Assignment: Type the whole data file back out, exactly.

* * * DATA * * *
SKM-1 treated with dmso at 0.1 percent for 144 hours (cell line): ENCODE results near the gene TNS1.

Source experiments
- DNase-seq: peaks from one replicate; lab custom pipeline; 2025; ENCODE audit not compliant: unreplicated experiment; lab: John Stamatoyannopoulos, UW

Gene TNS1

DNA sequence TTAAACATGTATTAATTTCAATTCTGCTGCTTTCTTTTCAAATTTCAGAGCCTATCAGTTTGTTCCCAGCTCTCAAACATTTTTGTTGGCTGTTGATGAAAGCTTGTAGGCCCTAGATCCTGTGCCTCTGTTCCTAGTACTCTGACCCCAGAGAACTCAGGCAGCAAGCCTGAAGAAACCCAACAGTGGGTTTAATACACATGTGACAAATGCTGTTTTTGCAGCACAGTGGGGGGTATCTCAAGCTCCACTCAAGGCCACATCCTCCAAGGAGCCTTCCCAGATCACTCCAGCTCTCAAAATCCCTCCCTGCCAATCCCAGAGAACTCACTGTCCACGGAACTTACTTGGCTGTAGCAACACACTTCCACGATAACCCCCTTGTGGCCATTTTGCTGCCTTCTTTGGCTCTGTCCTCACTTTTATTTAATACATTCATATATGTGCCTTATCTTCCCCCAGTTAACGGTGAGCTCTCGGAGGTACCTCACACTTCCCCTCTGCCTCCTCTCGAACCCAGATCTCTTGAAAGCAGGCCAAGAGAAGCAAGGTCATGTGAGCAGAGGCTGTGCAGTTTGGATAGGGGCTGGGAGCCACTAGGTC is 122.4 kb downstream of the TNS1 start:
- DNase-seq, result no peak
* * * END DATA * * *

SKM-1 treated with dmso at 0.1 percent for 144 hours (cell line): ENCODE results near the gene TNS1.

Source experiments
- DNase-seq: peaks from one replicate; lab custom pipeline; 2025; ENCODE audit not compliant: unreplicated experiment; lab: John Stamatoyannopoulos, UW

Gene TNS1

DNA sequence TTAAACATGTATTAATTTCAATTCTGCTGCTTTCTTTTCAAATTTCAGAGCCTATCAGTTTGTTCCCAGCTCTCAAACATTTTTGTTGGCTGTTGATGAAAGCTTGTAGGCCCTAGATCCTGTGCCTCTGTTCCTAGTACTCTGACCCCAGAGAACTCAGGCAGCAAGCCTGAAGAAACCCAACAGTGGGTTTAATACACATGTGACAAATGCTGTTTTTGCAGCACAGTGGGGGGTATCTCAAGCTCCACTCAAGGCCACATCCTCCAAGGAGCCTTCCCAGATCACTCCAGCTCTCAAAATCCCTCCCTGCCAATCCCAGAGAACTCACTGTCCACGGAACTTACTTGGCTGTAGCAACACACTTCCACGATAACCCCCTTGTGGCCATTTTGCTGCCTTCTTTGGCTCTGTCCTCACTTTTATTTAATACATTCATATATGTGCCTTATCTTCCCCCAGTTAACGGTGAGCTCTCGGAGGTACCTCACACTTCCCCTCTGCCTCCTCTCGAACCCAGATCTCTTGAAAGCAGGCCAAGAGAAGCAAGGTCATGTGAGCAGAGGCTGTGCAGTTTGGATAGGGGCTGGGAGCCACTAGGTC is 122.4 kb downstream of the TNS1 start:
- DNase-seq, result no peak